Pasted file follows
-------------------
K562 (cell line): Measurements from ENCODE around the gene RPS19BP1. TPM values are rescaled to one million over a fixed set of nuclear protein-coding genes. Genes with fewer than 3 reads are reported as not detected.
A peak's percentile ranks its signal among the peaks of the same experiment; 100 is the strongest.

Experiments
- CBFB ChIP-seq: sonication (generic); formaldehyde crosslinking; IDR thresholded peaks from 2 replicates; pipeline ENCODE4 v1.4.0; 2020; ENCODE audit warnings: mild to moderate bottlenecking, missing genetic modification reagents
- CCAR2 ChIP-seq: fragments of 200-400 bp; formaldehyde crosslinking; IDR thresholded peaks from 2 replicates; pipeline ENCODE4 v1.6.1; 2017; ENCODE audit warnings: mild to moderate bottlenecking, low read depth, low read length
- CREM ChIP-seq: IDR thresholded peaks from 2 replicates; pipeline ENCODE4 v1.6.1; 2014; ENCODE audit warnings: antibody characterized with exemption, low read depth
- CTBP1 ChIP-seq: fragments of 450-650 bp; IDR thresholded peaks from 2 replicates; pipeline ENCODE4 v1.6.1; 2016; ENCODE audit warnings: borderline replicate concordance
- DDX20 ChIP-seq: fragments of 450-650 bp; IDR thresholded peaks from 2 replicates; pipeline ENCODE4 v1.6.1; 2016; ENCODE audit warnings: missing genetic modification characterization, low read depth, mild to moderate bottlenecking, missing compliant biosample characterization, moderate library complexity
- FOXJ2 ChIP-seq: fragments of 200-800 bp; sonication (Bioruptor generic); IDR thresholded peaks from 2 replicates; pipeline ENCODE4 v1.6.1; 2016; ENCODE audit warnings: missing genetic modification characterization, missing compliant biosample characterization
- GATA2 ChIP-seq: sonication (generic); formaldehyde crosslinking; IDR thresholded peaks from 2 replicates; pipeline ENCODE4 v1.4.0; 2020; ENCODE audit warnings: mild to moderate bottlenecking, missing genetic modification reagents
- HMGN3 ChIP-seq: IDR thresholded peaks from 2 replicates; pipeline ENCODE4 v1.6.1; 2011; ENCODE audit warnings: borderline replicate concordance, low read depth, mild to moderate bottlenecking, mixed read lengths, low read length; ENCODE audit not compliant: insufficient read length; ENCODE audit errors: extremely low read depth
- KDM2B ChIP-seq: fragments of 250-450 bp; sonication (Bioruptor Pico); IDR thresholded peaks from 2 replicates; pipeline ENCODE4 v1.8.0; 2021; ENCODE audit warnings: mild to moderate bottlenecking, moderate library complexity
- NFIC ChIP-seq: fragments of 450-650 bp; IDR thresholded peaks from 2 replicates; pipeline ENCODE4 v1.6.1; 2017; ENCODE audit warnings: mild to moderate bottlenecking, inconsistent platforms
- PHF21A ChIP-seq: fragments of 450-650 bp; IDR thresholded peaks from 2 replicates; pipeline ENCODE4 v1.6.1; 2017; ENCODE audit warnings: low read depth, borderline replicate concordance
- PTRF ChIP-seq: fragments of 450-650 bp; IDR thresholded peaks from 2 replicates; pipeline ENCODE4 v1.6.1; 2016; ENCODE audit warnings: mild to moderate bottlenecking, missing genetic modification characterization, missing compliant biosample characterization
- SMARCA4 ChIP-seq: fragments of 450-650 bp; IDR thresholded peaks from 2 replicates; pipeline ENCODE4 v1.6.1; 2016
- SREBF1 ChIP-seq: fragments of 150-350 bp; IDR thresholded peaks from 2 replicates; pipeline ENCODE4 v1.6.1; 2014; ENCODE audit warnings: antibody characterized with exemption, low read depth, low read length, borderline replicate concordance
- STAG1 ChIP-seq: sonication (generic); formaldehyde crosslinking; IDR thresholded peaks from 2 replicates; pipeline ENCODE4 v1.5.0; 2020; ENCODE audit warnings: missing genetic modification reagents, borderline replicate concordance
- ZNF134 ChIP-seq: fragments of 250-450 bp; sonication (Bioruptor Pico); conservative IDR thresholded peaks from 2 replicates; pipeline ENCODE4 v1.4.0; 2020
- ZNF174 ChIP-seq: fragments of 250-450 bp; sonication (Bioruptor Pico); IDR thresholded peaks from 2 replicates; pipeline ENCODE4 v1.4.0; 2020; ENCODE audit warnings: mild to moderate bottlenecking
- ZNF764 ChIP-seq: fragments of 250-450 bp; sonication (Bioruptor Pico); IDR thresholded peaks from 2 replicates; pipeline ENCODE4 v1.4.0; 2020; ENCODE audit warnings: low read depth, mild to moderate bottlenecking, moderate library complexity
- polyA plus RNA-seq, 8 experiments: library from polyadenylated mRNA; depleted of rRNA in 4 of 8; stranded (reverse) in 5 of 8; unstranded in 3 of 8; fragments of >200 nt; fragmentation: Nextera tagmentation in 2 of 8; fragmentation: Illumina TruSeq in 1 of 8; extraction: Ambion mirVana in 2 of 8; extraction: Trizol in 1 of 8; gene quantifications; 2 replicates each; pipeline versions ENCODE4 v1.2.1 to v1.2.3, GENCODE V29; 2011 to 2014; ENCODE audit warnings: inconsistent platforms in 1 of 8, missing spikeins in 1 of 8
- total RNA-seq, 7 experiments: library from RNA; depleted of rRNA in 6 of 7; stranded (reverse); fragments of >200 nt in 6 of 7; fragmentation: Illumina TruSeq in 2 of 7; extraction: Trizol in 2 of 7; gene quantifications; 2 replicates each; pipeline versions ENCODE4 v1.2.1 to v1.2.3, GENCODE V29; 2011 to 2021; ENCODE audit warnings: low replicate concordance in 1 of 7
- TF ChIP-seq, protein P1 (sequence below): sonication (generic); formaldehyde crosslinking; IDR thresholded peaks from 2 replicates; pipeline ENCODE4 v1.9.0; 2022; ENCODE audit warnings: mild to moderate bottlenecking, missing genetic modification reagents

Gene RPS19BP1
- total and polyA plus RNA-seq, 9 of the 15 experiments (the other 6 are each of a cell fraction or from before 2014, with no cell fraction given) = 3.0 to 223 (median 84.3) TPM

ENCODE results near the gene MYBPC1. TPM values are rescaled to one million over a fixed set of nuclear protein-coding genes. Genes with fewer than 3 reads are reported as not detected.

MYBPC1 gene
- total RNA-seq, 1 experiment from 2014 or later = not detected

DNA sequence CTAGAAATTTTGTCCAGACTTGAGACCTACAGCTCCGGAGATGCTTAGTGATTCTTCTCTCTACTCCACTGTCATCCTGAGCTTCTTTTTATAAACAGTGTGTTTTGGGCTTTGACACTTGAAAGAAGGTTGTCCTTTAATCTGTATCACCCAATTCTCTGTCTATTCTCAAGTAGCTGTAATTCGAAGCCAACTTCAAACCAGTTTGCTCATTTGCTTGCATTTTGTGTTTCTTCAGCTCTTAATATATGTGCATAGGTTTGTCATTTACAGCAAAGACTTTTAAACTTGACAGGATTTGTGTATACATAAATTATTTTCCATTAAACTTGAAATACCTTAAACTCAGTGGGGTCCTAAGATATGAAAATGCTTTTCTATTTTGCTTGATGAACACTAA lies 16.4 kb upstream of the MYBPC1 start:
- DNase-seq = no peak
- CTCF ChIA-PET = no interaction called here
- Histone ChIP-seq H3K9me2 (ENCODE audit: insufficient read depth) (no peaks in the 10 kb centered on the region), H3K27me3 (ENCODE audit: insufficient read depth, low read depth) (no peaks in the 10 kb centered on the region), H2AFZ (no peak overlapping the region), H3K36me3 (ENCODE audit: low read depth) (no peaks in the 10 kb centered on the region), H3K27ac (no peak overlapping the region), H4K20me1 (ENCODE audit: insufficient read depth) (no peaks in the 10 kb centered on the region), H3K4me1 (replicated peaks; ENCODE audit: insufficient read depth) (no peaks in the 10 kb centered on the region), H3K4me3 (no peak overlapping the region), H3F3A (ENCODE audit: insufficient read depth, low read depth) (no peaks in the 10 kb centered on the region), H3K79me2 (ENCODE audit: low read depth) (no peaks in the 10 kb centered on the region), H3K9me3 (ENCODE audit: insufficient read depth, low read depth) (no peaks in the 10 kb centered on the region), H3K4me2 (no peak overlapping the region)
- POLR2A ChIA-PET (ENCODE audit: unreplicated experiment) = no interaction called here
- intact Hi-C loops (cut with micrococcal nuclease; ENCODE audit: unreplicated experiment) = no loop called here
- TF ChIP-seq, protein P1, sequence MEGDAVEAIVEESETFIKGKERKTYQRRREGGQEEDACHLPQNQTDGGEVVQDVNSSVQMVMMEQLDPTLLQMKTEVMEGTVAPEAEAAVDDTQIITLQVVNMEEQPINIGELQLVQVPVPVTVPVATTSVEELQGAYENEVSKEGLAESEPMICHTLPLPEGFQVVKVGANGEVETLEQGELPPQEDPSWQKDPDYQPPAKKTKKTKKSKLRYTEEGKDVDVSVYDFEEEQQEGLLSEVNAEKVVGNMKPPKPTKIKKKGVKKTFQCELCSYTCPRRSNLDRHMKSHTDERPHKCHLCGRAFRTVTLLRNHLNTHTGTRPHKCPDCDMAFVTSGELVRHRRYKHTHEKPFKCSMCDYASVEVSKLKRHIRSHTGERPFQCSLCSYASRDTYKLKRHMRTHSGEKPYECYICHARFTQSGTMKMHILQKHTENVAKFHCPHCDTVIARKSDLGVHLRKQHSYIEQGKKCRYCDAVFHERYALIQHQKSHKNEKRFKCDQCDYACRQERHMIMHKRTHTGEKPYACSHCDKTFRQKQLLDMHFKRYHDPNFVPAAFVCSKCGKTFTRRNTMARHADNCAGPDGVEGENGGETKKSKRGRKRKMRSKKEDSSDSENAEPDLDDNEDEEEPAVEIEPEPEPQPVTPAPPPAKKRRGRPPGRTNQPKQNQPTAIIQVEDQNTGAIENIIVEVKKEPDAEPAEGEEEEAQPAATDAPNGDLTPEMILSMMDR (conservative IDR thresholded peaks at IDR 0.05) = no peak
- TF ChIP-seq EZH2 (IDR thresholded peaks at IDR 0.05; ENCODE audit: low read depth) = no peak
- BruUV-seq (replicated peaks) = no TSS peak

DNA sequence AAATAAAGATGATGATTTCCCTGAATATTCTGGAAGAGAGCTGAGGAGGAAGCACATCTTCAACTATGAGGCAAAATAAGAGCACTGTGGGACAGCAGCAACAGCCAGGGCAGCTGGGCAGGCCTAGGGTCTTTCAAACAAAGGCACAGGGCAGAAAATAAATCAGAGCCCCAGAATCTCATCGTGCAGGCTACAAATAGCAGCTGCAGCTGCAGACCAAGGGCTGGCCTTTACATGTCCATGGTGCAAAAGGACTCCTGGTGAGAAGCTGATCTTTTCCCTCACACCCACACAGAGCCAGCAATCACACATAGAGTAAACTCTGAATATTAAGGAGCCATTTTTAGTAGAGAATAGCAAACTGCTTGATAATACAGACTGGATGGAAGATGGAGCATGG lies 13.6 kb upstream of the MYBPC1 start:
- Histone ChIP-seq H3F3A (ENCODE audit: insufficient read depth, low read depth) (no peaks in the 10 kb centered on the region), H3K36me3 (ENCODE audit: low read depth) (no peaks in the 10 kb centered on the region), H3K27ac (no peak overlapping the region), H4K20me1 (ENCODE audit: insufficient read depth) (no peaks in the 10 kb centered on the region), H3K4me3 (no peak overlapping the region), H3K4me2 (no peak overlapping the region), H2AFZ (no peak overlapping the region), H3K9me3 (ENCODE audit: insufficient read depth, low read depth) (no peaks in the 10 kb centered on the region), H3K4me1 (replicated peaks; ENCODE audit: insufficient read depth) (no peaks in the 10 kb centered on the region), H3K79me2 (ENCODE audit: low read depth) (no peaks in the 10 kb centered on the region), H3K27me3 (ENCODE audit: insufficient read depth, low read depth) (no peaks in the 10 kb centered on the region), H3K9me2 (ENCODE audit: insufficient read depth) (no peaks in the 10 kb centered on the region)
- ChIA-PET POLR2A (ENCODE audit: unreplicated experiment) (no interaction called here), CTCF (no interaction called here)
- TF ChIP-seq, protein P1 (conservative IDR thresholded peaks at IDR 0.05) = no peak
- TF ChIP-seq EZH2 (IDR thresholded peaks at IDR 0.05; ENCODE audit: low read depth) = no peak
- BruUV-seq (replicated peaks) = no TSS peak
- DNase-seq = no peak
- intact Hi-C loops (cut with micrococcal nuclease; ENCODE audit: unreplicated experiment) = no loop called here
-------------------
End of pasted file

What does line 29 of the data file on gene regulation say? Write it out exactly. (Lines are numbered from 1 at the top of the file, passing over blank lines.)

- total RNA-seq, 1 experiment from 2014 or later = not detected